​​Building New Careers: Santiago Canyon College’s Apprenticeship Programs Feature Story

November 23, 2021
Renee Gadberry

When Renée Gadberry entered the trades, she wasn’t your typical apprentice. In addition to already having a college degree, she also had her teaching credential. Unfortunately, the one thing she didn’t have was a job. Like many adults, Renee needed to find a steady paycheck and a stable career, fast. Fortunately for her, that’s exactly what she found when she entered Santiago Canyon College’s Operating Engineers Training Trust apprenticeship program which prepares students for careers operating, maintaining, inspecting, and repairing heavy construction equipment.

“It was great. I started getting paid, which was awesome,” she says. “It was an intense program, but absolutely worth it.”

One of the many benefits of apprenticeship programs is that students get to “earn while they learn,” and their salaries increase as they gain more experience. In the Operating Engineers program, typical annual pay for the first-year ranges from $16,000 to $40,000, increasing from $40,000 to $81,000 annually after three to four years.

In Orange County, Santiago Canyon College (SCC) has become a leader in apprenticeship programs, offering more than any other community college in the region. In conjunction with various employers and the Division of Apprenticeship Standards, SCC’s extensive list of offerings includes:

Programs are offered as a partnership between local unions, who provide the experts and jobs, and SCC, which is responsible for accrediting the curriculum and instructors. The Operating Engineers Training Trust program is offered in partnership with the International Union of Operating Engineers Local 12. Students work at their approved job site Monday through Friday, then attend a training program, which is built around accredited curriculum, at one of six sites on Saturdays.

Gadberry started as an apprentice inspector and during her apprenticeship was dispatched to numerous jobs, including construction on two segments of the Metro Light Rail in Los Angeles. Eventually, she would go on to become a teacher in the program where she works today. Not surprisingly, one of her goals is supporting and encouraging non-traditional tradespeople, and especially women, to apply for the program.

“As long as you’re OK with being dirty and working hard and working with your hands, I think as a woman you can do just as well in this career,” says Gadberry.

Like the Operating Engineers Training Trust, SCC’s extensive carpentry apprenticeships lead to careers in carpentry and a variety of related fields in the construction industry, from acoustical installer to terrazzo finisher.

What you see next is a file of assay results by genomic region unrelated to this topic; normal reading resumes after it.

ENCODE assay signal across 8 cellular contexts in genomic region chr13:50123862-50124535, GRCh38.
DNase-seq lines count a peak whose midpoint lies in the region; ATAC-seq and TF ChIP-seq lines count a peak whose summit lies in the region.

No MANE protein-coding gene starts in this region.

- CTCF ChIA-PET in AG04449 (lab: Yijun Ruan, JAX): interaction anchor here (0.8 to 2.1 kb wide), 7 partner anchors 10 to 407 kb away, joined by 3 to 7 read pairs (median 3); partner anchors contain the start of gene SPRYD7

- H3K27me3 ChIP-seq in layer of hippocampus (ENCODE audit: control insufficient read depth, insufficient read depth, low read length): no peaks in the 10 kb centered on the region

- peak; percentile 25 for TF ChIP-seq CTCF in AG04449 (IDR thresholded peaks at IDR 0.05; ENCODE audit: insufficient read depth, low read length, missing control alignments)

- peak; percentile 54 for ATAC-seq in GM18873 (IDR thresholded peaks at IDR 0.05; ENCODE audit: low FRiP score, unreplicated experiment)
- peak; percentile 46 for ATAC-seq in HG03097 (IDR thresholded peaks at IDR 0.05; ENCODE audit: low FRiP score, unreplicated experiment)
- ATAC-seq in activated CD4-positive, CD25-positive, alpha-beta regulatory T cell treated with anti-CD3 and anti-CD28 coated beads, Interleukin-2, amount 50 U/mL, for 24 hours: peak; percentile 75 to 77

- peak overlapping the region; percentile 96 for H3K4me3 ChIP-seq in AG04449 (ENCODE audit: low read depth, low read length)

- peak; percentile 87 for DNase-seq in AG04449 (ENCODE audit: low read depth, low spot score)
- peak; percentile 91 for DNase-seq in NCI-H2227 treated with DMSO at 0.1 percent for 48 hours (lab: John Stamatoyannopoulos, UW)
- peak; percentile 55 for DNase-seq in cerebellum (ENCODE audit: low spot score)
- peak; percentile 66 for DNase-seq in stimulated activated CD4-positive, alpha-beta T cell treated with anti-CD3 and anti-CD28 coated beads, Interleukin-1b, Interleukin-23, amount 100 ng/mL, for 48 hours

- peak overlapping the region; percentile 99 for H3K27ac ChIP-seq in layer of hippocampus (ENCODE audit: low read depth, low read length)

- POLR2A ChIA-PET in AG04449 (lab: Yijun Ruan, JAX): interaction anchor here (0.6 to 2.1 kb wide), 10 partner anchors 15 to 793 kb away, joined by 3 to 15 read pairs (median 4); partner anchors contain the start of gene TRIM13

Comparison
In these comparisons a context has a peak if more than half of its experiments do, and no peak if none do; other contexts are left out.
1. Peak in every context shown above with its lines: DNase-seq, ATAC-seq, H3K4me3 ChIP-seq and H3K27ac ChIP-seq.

Louis Ontiveros, executive director of the Southwest Carpenters Training Fund (which works with SCC to offer these apprenticeships), lists three key reasons why someone should consider going into the carpentry field: “Jobs, wages, and benefits.”

Carpentry apprentices earn $17.78 an hour their first year, increasing to $44.44 an hour after a student reaches journeyman status in four years. Ontiveros notes that this can add up to as much as $189,000 in total wages (or $326,000 if you include benefits) over their four years as an apprentice.

“You’re learning your trade,” says Ontiveros. “With all that knowledge, there’s a lot of things you can do with it.”

As if those benefits weren’t enough, apprentices are not charged for their education and training. 

Ontiveros, who worked in construction for 31 years, says the field can be a great career for many.

“It’s hard work. It’s dangerous work. But it can be very fruitful,” he says. “We don’t work in an office. You go from one job to the next and it’s always something new. You work with your hands, and I loved it.”

Like SCC’s carpentry apprenticeships, the Operating Engineers Training Trust program is extremely popular amongst prospective students. Its application period opens about every two years and according to Director of Training Larry Hopkins, it typically receives more than 5,000 applications for a program that has about 700 spots. The COVID-19 pandemic has only made this demand grow.

Normally, the program would be opening its applications again in early 2022 but testing of the last round of applicants was slowed because of the pandemic. As of this writing, another round of testing isn’t planned until January 2023, although the program is considering offering open applications.

“The trades aren’t for everybody, but they work for a lot of people,” says Hopkins. “The earn-while-you-learn model is really hard to beat.”